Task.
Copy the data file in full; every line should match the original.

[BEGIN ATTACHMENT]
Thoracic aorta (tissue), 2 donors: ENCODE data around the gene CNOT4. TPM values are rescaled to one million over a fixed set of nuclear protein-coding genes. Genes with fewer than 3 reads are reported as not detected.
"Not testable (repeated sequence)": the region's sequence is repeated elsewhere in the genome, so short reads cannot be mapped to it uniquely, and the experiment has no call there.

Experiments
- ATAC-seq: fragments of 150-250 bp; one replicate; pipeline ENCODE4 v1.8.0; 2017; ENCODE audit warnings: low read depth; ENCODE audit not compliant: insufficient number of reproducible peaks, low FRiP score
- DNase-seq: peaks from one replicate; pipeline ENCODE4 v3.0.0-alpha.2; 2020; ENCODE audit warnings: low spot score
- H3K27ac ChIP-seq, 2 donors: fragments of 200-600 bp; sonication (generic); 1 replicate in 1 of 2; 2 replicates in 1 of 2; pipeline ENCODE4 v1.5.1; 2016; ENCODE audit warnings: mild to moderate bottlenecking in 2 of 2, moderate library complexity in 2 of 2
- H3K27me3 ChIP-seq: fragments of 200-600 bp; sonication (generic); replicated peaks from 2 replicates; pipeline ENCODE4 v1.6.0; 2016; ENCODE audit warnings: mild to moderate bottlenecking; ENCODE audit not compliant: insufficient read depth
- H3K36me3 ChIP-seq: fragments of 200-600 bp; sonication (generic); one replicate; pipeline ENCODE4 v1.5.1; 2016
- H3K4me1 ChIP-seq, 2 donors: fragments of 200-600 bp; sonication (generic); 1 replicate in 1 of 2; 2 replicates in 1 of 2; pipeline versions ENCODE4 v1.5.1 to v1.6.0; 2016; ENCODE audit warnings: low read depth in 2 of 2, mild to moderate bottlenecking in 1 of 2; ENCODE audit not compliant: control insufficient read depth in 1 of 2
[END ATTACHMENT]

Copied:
Thoracic aorta (tissue), 2 donors: ENCODE data around the gene CNOT4. TPM values are rescaled to one million over a fixed set of nuclear protein-coding genes. Genes with fewer than 3 reads are reported as not detected.
"Not testable (repeated sequence)": the region's sequence is repeated elsewhere in the genome, so short reads cannot be mapped to it uniquely, and the experiment has no call there.

Experiments
- ATAC-seq: fragments of 150-250 bp; one replicate; pipeline ENCODE4 v1.8.0; 2017; ENCODE audit warnings: low read depth; ENCODE audit not compliant: insufficient number of reproducible peaks, low FRiP score
- DNase-seq: peaks from one replicate; pipeline ENCODE4 v3.0.0-alpha.2; 2020; ENCODE audit warnings: low spot score
- H3K27ac ChIP-seq, 2 donors: fragments of 200-600 bp; sonication (generic); 1 replicate in 1 of 2; 2 replicates in 1 of 2; pipeline ENCODE4 v1.5.1; 2016; ENCODE audit warnings: mild to moderate bottlenecking in 2 of 2, moderate library complexity in 2 of 2
- H3K27me3 ChIP-seq: fragments of 200-600 bp; sonication (generic); replicated peaks from 2 replicates; pipeline ENCODE4 v1.6.0; 2016; ENCODE audit warnings: mild to moderate bottlenecking; ENCODE audit not compliant: insufficient read depth
- H3K36me3 ChIP-seq: fragments of 200-600 bp; sonication (generic); one replicate; pipeline ENCODE4 v1.5.1; 2016
- H3K4me1 ChIP-seq, 2 donors: fragments of 200-600 bp; sonication (generic); 1 replicate in 1 of 2; 2 replicates in 1 of 2; pipeline versions ENCODE4 v1.5.1 to v1.6.0; 2016; ENCODE audit warnings: low read depth in 2 of 2, mild to moderate bottlenecking in 1 of 2; ENCODE audit not compliant: control insufficient read depth in 1 of 2